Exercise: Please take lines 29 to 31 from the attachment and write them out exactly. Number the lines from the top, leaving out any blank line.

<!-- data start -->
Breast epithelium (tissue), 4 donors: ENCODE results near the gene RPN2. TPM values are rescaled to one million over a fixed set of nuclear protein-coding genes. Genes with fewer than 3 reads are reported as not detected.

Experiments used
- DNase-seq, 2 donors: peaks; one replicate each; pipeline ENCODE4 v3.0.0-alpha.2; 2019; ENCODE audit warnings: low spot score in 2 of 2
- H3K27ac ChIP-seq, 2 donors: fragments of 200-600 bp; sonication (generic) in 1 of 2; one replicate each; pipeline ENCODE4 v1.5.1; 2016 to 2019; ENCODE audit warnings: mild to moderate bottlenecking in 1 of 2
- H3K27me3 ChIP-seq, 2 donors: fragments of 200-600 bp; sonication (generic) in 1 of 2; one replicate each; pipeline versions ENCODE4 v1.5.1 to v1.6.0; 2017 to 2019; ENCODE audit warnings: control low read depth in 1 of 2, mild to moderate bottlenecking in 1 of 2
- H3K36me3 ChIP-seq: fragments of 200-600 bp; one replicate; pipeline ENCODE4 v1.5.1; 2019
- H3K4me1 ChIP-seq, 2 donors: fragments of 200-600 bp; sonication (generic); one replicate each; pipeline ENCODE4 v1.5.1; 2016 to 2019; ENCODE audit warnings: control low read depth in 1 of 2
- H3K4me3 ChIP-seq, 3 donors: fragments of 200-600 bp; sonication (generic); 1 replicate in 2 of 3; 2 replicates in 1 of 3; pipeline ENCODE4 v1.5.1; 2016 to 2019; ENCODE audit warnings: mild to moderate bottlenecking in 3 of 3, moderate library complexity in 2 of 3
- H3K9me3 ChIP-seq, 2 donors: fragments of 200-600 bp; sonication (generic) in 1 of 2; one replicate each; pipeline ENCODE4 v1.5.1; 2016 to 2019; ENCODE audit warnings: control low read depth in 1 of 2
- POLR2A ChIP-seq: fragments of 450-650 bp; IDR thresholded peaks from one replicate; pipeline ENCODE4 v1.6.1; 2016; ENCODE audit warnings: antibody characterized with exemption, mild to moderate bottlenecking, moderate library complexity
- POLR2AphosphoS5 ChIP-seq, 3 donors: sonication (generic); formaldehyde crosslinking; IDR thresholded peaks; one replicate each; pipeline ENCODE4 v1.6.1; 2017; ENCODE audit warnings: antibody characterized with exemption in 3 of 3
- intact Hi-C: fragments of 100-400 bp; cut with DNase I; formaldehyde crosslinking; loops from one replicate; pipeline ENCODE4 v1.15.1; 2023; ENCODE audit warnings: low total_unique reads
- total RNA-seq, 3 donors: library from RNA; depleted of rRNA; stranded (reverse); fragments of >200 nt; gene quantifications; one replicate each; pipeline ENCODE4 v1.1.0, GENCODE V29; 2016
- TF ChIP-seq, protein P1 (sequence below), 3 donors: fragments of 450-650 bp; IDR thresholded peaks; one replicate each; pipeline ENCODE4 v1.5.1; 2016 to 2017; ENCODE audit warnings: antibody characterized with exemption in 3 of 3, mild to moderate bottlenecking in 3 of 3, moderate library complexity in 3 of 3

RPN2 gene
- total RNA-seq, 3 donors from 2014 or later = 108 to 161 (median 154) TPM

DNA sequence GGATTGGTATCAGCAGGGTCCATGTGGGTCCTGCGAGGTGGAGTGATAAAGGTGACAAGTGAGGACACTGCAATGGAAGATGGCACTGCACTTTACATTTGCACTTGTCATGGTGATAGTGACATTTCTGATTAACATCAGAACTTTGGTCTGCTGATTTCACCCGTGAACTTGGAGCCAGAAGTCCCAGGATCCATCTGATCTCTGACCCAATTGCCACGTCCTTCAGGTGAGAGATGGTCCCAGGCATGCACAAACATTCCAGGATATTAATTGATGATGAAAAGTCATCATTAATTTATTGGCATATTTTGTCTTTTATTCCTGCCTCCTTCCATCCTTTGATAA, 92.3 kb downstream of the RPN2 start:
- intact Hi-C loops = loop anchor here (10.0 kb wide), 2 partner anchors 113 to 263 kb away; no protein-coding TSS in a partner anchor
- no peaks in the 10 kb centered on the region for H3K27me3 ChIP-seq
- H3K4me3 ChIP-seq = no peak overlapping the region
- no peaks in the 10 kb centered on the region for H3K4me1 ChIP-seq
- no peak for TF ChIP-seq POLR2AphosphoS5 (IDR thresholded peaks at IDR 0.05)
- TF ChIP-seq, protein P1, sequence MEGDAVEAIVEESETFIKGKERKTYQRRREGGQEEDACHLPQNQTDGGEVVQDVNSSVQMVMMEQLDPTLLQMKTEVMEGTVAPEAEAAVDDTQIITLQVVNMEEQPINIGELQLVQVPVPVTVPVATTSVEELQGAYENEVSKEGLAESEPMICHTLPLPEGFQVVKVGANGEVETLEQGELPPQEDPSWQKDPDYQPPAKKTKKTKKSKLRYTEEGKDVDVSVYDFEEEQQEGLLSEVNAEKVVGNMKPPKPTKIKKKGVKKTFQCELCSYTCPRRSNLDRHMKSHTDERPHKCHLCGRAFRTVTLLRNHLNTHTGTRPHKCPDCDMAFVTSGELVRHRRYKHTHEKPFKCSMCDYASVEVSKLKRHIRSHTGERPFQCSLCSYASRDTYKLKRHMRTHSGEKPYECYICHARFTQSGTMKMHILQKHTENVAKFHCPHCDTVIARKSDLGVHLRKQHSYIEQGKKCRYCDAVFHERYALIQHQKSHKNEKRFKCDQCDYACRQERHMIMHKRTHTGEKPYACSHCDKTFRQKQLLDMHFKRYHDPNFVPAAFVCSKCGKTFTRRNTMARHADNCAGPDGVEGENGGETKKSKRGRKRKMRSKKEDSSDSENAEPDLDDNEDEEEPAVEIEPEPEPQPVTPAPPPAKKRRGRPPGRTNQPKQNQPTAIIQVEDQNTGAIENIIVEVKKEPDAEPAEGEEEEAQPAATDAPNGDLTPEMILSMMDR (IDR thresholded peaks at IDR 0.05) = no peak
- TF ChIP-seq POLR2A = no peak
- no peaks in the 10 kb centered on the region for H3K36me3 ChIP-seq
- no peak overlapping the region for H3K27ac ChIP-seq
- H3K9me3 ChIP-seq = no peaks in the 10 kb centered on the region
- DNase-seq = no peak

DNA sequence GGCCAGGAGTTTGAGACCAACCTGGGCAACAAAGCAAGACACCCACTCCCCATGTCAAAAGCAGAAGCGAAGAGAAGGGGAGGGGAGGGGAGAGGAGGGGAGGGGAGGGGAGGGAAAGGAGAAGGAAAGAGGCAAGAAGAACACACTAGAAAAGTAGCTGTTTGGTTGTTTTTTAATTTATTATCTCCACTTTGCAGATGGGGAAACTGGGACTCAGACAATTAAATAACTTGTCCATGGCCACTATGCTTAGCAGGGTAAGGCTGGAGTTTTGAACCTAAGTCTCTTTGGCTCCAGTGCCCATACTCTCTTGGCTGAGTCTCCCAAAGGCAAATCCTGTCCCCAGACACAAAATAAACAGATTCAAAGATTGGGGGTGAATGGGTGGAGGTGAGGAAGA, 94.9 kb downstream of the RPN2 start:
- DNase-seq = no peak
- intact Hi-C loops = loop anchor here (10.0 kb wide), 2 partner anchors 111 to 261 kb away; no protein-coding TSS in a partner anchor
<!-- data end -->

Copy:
DNA sequence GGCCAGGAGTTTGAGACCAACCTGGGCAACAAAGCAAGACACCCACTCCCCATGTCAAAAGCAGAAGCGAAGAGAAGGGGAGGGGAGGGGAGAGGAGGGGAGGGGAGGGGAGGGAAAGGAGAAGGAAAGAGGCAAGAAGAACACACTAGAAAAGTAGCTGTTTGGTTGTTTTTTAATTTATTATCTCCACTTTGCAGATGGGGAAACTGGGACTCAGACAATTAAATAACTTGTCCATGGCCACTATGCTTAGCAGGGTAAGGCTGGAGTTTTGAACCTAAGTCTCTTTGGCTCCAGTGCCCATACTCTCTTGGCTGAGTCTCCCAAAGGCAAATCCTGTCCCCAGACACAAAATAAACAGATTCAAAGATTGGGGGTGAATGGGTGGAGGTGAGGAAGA, 94.9 kb downstream of the RPN2 start:
- DNase-seq = no peak
- intact Hi-C loops = loop anchor here (10.0 kb wide), 2 partner anchors 111 to 261 kb away; no protein-coding TSS in a partner anchor